June 7, 2012

Wisconsin Recall 2012

Photographer Andrew Lichtenstein, Carlos Javier Ortiz

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On Tuesday, June 5, Republican Governor Scott Walker held onto his seat in Wisconsin’s special recall election, beating his Democratic challenger Mayor Tom Barrett of Milwaukee. With 53% of the vote, it was a comfortable victory. Facing Change photographers Andrew Lichtenstein and Carlos Javier Ortiz share their images and observations:

Protesters crowding the Capitol grounds in Madison, February 2011, as the state government argues a bill against the collective bargaining of unions proposed by Republican Governor Scott Walker. Photographs by Carlos Javier Ortiz

The End of the Story

This journey started for me last year – February 2011 – when protests erupted against Governor Walker’s suppression of collective bargaining rights for workers. With 100,000 demonstrators at times, it was very uncertain what would ultimately happen.

A lot of the momentum that led to Occupy Wall Street started from this little place, the State Capitol of Madison, Wisconsin, and right before, from the Egyptians in Tahrir Square. So in my eyes this recall election was the ending to the story. We saw democracy at work in some strange way – the people’s voices were heard – and Governor Walker was essentially re-elected.

The Republicans outspent Democrats eight-to-one. Money: that’s the flaw, though. It’s so influential that the little guy can’t operate. But that’s true of any candidate, President Obama or anybody else. I want to be impartial.

 –Carlos Javier Ortiz


Workers at a plastics factory outside of Madison. The Scott Walker recall election was organized against Governor Walker’s term after 18 months for his efforts to end collective bargaining for state employees. Photograph by Andrew Lichtenstein

Reasonably Unreasonable

People from Wisconsin pride themselves on being even mannered, reasonable, and polite. There is a real and insular sense that this state is different from other places in America, that its culture is welcoming and rational. Everyone gets along to go along, and this conformity is admired rather than shunned.

This is part of the reason for such a high level of anger, shock really, that a local politician, Scott Walker, would want to end collective bargaining for state employees. Or that protesters would occupy the Capitol, or demand a recall vote just 18 months into his term as Governor. All of this feels alien, and both sides in the debate constantly point out the influence of sinister forces from out-of-state, whether they be national unions or the Koch brothers. It is as if a happy marriage has suddenly proven to be a sham, with both partners being serial cheaters all along. The social contract that allowed progressive university professors and urban blacks from Milwaukee and conservative dairy farmers to find common ground has broken apart, leaving a polarized and divided state.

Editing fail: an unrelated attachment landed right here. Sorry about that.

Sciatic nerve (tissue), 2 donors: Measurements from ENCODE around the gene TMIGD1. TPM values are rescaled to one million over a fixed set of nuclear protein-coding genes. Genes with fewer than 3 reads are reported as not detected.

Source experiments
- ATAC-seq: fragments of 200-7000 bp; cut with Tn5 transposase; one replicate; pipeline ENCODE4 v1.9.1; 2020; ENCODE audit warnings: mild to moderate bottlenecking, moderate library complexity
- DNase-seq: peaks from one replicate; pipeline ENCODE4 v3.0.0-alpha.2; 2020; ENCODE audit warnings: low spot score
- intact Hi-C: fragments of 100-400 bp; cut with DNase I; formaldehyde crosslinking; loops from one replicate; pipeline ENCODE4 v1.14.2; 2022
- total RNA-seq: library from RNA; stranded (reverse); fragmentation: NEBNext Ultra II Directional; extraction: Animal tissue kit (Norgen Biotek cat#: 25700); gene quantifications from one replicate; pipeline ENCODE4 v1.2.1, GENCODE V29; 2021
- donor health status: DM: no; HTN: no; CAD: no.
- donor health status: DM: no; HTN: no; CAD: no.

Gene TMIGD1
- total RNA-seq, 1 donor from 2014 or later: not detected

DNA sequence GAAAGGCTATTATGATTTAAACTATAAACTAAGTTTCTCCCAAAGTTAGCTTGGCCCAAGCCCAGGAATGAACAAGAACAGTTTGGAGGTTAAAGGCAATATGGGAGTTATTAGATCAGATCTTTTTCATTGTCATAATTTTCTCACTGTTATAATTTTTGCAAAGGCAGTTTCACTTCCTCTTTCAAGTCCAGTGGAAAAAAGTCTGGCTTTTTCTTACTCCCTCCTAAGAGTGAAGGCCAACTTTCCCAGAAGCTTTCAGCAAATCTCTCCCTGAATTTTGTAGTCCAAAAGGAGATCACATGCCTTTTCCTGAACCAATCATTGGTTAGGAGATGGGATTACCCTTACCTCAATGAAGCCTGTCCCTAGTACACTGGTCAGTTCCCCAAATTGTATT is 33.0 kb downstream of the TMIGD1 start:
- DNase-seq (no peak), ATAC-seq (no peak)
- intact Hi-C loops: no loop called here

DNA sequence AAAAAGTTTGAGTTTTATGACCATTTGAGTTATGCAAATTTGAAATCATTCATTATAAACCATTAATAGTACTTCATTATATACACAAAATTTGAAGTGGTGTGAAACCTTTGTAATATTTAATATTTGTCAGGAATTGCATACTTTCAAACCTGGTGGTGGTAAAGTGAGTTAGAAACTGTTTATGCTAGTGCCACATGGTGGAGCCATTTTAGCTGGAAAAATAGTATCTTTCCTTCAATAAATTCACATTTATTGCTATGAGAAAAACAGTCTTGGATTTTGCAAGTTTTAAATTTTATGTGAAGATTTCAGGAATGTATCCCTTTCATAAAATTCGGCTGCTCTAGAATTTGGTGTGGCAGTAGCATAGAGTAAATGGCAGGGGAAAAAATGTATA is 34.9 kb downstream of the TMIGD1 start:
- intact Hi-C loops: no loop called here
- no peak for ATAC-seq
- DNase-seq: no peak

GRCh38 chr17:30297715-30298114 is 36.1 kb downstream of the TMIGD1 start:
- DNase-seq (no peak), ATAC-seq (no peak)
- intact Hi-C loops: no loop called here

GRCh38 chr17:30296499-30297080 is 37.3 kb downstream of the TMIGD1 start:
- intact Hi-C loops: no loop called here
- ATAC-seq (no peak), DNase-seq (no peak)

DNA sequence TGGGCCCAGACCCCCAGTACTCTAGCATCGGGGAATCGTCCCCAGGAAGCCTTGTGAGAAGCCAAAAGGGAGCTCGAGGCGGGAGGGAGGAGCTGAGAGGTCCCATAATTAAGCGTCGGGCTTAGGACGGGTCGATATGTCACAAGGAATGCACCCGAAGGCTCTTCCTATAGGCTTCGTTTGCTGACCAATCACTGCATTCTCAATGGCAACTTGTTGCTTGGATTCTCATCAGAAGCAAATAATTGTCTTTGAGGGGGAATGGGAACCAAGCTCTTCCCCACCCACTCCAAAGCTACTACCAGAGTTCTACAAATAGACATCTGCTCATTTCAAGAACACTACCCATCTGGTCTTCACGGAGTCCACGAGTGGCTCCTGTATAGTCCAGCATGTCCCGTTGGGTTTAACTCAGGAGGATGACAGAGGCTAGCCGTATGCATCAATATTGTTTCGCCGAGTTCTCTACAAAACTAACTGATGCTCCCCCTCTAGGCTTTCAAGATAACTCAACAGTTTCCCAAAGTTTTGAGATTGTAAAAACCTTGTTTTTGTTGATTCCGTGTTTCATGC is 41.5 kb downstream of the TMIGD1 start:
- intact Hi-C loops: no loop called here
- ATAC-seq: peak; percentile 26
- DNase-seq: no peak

Except in this case, the case of the recall election, there is a clear winner. Two visions were clearly laid out for the voters, and the majority of people chose one. There will continue to be people who cannot recognize and accept defeat for the rejection that it is, and they will blame the news media, or the money, or President Obama’s refusal to get involved, or the lies that Scott Walker told. But the truth is harsher than all of these things.

The Democratic Party has become a reacting party, always chasing after the ideas of Republicans, however flawed they might be, as if trying to hold back a dam in which cracks have appeared. In their failure to articulate a vision, a reason to believe, many Americans have retreated to more basic and narrow fundamentals of perceived self-interest and greed. When presented with a choice of paying more taxes for more government services, or fewer taxes for almost no government services, they have voted with their pocket books, even in a socially conscious state like Wisconsin.

–Andrew Lichtenstein

Please also see previous story here: http://facingchange.org/blog/2011/02/21/madison-protests-2011/

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